Thursday, 24 April 2014

HN: Czech leaders preferred Obama's rivals in both cases

ČTK |
23 November 2012

Prague, Nov 22 (CTK) - It is a public secret that the Czech government wanted the defeated candidate to win the U.S. presidential election for the second time in a row, Daniel Anyz writes in Hospodarske noviny (HN) daily Thursday in connection with the re-election of Barack Obama who beat Republican Mitt Romney.

On Tuesday, Czech Defence Minister Alexandr Vondra met U.S. Secretary of Defense Leon Panetta in Washington, Anyz notes. This was in fact the first meeting of a Czech top representative with a member of the "new" American administration, he says.

Anyz recalls that in 2008 then Czech prime minister Mirek Topolanek and Vondra, then deputy prime minister for EU affairs, preferred John McCain as a better guarantee of a Republican, more sceptical attitude to Russia, as opposed to Obama's inexperienced idealism, against which Czech diplomats and politicians warned.

These reservations were repeated when Obama scrapped George W. Bush's plan for an anti-missile radar base near Prague in 2009 and the Czech participation in the new missile defence architecture became nil, Anyz writes.

Given the great effort Topolanek and Vondra exerted to promote the missile defence base highly unpopular among Czech citizens, it can be understood that their relation to the Obama administration was full of mistrust and reluctance, Anyz says.

But it is less understandable if this resentment reappears and results in the view that "Romney would be much better" which could be heard from both the foreign and defence ministries, Anyz says.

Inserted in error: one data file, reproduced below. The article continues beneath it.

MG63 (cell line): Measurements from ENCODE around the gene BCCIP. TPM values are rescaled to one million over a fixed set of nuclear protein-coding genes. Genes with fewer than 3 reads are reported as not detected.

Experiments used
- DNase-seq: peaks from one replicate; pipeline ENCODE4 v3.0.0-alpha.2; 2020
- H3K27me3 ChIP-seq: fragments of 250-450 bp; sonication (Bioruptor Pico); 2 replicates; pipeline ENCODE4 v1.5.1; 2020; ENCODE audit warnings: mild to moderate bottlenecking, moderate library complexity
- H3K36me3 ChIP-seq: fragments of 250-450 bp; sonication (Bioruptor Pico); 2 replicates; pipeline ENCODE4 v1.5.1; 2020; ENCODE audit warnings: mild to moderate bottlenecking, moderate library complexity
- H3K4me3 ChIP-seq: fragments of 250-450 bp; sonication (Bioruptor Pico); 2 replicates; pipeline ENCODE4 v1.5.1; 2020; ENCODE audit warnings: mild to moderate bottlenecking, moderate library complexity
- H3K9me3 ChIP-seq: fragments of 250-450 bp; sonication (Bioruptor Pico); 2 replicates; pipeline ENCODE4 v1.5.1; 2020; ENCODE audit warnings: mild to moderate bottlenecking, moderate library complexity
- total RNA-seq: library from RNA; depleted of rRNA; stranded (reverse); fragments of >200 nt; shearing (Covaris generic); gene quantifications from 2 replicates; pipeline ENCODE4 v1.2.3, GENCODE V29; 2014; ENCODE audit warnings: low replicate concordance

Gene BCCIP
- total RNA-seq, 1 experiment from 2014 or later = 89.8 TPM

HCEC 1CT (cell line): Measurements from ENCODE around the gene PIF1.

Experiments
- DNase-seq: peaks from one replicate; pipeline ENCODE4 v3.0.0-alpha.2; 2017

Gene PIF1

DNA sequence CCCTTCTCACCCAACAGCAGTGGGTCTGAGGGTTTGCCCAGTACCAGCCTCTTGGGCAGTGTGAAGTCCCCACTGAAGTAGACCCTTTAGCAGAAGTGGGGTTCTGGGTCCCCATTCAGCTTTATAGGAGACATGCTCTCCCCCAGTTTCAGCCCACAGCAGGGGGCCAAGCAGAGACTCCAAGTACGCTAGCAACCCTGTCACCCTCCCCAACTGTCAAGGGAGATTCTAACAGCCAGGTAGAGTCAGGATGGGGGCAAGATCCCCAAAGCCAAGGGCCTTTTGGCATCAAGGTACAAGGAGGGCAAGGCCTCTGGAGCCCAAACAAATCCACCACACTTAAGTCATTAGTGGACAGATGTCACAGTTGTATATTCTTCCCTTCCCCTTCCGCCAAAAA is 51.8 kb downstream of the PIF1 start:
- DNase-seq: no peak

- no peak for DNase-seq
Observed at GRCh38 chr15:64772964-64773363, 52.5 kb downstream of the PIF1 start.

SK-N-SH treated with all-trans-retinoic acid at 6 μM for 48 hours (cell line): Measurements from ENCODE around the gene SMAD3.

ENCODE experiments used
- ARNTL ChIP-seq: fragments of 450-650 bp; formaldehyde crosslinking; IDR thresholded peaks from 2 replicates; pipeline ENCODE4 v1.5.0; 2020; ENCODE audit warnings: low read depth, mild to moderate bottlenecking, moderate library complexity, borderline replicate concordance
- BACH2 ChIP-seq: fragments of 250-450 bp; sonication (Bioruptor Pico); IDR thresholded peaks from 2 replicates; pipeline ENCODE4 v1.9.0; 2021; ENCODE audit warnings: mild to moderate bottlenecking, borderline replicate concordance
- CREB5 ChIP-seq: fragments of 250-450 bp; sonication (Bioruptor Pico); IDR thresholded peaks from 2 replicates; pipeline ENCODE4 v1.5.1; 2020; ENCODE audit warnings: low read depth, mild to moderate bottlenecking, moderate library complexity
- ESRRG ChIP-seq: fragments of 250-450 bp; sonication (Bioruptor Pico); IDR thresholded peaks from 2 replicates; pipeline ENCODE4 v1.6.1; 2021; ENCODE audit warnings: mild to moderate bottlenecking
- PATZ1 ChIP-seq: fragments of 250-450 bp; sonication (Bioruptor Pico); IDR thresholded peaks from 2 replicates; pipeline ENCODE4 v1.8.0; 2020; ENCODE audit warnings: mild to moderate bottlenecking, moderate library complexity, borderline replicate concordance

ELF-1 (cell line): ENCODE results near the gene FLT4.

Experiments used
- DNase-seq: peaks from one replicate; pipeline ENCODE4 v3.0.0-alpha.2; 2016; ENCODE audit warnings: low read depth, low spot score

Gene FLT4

Why should Romney be better? Because he labelled Russia the No.1 geopolitical enemy of the United States? he asks.

If so, then good luck with Romney, Anyz writes with irony, adding that Romney changed his positions on so many major issues during his campaign that not even his aides, comprising veterans of the administration of Bush Jr and Bush Sr in foreign policy affairs, would guarantee in which direction would Romney be heading.

And even if Romney was so critical of Russia, would this really imply that a big U.S.-Czech cooperation project would be launched? Anyz asks.

This cannot be ruled out, yet it seems far more probable that, like Obama, Romney, too, would have to first of all focus on home politics if he was elected president, Anyz writes.

And Romney could not have shifted his foreign attention elsewhere than Obama whose first trip abroad after re-election was to Asia. Romney, too, would have had to send his secretary of state to the Middle East where tension was mounting even during the Asian visit, Anyz writes.

The American priorities are simply set in this way and it is no escape from Europe, he points out.

The opinion that Romney would pay more attention to Central Europe and former Soviet satellite states may be justified in some areas, such as in energy security, but the belief that "real" friendship with the Americans would be restored under Romney is a nostalgia after the big missile defence plans rather than a fact-based analysis, Anyz writes.

He says the Czech-American relations are lacking a big concept, but this concept would not have come with Romney either.

Instead of "what if" wishful thinking, the opportunity of the established contacts should be used, Anyz concludes.

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